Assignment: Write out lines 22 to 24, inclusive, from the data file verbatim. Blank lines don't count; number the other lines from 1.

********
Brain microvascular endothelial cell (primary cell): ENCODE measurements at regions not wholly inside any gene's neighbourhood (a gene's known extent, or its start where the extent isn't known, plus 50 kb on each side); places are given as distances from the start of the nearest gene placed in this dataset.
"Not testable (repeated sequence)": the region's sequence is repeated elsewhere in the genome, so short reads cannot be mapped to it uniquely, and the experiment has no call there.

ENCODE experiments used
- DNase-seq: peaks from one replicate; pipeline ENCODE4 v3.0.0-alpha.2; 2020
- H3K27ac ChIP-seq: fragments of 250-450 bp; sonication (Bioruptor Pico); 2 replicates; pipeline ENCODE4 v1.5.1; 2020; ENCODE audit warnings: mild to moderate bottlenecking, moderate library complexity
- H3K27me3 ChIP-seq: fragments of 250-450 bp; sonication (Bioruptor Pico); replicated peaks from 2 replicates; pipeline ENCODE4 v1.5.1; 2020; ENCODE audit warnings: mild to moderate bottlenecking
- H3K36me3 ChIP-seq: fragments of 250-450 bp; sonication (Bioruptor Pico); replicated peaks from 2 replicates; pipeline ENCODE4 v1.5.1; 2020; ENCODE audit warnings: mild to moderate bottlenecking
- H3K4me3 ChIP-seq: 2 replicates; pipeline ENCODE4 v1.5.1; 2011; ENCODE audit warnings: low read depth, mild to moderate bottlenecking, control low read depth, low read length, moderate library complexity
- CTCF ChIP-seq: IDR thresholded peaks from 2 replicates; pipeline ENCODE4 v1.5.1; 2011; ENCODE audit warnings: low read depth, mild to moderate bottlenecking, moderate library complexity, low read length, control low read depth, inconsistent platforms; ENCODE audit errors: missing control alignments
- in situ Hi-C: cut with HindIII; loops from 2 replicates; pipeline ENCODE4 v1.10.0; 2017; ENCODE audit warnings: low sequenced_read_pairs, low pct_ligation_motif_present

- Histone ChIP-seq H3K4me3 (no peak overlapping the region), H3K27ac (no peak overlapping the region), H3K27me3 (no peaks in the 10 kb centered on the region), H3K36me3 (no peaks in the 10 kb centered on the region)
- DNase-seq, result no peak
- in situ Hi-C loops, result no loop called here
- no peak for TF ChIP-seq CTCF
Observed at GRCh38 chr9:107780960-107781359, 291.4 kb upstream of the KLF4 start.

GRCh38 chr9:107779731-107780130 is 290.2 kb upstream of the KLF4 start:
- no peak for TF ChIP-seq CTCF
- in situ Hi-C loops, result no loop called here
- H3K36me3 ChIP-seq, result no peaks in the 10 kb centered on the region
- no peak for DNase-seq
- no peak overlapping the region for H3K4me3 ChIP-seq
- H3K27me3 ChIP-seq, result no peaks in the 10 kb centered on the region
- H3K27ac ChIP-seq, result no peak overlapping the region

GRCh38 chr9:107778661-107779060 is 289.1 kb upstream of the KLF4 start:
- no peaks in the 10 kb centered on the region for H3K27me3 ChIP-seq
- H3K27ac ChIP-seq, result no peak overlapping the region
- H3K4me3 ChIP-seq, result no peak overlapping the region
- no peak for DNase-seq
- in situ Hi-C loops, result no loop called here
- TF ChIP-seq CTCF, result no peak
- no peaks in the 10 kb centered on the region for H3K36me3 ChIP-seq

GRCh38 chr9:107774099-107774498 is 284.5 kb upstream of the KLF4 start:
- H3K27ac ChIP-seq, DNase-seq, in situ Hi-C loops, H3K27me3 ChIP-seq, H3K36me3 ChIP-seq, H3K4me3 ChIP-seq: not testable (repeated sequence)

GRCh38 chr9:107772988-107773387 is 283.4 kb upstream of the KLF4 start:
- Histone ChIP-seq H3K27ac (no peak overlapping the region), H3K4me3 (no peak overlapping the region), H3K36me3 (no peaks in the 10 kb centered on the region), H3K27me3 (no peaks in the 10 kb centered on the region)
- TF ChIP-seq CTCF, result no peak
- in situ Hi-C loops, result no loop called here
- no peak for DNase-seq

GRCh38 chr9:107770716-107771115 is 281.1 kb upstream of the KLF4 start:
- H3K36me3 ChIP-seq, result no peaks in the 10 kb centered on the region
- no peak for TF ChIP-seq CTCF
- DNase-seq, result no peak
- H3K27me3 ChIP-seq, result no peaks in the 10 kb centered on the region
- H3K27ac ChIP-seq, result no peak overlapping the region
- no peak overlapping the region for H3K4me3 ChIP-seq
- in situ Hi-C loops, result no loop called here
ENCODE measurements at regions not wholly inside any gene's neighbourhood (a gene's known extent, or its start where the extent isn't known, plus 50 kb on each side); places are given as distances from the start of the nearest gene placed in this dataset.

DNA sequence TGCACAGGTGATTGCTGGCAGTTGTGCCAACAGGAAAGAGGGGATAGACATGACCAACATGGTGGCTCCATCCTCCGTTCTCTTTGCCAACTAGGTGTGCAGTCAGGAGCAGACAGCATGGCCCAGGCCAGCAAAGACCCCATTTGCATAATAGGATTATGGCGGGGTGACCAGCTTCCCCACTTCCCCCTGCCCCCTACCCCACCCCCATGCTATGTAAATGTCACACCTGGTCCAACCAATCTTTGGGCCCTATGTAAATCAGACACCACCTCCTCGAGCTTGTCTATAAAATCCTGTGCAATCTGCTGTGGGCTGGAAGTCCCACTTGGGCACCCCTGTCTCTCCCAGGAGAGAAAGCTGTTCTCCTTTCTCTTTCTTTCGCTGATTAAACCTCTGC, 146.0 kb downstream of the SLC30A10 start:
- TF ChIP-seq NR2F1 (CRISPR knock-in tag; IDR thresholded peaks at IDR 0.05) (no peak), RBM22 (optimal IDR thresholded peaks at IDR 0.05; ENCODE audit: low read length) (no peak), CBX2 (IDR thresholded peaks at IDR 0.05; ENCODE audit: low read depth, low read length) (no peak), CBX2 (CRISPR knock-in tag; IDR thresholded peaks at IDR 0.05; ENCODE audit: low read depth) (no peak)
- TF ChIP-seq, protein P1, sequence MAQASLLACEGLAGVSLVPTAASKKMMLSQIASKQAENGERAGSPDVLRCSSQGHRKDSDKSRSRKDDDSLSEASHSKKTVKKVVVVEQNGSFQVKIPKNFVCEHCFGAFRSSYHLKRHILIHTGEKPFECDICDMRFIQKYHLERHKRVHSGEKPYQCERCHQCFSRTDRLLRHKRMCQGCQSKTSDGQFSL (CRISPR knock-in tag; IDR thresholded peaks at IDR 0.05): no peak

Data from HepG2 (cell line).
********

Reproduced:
- H3K27me3 ChIP-seq, result no peaks in the 10 kb centered on the region
- H3K27ac ChIP-seq, result no peak overlapping the region

GRCh38 chr9:107778661-107779060 is 289.1 kb upstream of the KLF4 start: